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Nathan Beckord
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My favorite line (I'm turning this into a t-shirt): "Angel List is like Dangerous Sex with Super Models for Virgin Nerds." I've got two startups I'm advising gearing up to hit Angellist in the next two weeks, and one on there now that's starting to heat up. It's a fascinating process to watch-- it's peer feedback loops in action, in real-time. It's a bit like stepping into a hurricane. AL is a brilliant concept-- not so much in the idea (which has been tried many times before), but in the execution. N&N have done a good job of curating the dealflow, and in general bringing transparency to the process of raising capital. Most of the other online sites for raising money are either outright scams, or they have the "adverse selection" problem, in that they attract only the startups that can't raise funding anywhere else (and thus end up full of junk). While it's a little scary how much influence or "kingmaker" status N&N have with startups that go through the AL system, they also seem to do a good job of being pretty fair about it, and picking out winners while filtering some of the riffraff. Will be fun to watch it play out... Nathan Beckord
Dave, let's talk about M&A for startups: In fact, let's do it Dec. 9th, I'm putting on an event in SF; want to do a panel? We've got innovation in early stage funding (YC, SAs etc.); we need corresponding innovation in startup exits or the entire house of cards will fall. Plus Aydin's kicking your butt: 16 exits to your 5-ish? C'mon, man! ;-> Nathan
Hey Dev, interesting slide deck, and good tips. Personally, I find LinkedIn incredibly useful, Twitter very noisy (I need to take your list suggestions), Slideshare very useful, Plancast a little spammy, and Quora really engaging. Never used About.met The bigger question is, how does one find the time to keep up with all these things? Not enough hours in the day! Nathan Beckord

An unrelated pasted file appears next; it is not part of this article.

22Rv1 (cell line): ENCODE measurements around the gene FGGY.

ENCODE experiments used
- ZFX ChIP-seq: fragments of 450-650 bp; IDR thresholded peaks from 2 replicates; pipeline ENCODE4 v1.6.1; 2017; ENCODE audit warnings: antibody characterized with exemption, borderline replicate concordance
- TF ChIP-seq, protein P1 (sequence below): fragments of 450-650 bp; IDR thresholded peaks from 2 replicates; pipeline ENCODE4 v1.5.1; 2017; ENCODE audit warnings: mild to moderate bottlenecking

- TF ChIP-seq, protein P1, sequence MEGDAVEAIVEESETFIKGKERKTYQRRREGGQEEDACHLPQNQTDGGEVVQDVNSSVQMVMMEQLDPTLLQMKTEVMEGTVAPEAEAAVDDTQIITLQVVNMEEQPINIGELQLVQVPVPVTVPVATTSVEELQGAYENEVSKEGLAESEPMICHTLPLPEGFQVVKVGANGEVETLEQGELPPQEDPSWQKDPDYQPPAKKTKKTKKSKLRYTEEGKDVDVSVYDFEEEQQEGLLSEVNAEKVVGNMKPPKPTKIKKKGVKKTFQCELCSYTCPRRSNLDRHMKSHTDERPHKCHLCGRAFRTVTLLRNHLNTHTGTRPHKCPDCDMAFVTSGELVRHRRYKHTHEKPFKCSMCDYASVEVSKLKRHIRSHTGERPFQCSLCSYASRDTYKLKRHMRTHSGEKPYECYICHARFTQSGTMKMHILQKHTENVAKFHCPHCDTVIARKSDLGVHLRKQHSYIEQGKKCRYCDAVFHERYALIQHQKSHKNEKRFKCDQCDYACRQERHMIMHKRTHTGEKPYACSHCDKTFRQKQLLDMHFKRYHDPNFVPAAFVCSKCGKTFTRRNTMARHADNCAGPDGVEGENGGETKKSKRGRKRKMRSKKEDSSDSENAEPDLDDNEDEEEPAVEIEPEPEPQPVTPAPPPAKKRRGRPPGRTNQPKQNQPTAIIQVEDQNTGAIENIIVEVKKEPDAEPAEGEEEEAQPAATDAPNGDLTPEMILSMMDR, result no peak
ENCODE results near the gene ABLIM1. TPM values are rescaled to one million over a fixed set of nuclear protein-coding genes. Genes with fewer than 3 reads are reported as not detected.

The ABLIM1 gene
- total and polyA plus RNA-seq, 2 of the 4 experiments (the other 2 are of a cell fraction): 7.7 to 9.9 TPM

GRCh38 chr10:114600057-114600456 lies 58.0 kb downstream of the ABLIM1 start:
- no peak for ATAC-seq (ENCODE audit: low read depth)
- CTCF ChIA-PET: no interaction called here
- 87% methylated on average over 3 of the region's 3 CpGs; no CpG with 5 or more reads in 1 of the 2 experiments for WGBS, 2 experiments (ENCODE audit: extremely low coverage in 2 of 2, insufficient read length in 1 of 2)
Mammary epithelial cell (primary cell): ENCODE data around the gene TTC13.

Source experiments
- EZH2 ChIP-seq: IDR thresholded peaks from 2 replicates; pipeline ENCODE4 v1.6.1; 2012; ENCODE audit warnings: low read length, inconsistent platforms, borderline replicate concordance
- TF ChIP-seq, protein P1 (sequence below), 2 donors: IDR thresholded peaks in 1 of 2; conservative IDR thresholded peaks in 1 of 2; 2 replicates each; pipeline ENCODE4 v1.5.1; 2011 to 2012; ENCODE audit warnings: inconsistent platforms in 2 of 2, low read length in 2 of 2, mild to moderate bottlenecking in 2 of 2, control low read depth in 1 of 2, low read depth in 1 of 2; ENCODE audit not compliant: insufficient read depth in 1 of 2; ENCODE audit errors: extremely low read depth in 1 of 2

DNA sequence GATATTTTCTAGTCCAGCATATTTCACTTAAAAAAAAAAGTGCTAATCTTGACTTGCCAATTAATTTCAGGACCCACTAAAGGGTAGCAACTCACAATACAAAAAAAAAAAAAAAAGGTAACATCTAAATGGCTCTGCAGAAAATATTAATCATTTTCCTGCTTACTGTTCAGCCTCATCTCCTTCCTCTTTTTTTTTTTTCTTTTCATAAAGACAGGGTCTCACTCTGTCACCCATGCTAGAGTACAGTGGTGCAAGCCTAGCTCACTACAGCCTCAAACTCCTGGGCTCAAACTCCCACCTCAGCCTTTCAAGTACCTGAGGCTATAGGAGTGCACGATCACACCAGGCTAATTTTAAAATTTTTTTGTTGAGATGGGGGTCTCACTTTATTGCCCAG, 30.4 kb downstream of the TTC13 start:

Fun post. I am particularly keen on your Assertion #2. Along with the shift toward "microVC" / "superangel" / "seed accelerators" / "etc." will come a rise in the importance of "micro M&A" for that are well under the normal threshold for big i-banks, but that can provide meaningful returns to founders and angels (but not always VCs). I think we'll see this scenario play itself out more and more, particularly in the web world: once founders have raised some angel$ (from 500Hats fund, natch), achieved product/market fit, and hit some initial traction, they'll come to a fork in the road...either swing big and raise multiple rounds of VC, or focus on a dual BD/acquisition strategy with strategic partners. I think in many cases founders can actually make MORE money by exiting early (while still controlling a hefty share of equity) vs. going for the big score (fueled by multiple VC rounds and concurrent dilution). Plus, exiting early at $50m after 2-3 years means founders can quickly repeat the cycle, vs. hanging on for the typical 6-8 years it takes most VC backed co's to achieve. In a nutshell, "Small VC is the new black" and "early M&A is the new exit." (Of course, this oversimplifies things and is a very rational way of looking at overlooks the hubris that many founders get when things are growing fast and they start to get courted by name brand VCs...but I'm convinced we'll see more small exit deals, particularly if some of your thesis holds true); I put a related deck on the topic of startup exit strategy up on slideshare: Nice job, Dave Nathan Beckord ps sat at your table at S2S "Art of M&A" last week-- great panel! good times!
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Aug 3, 2010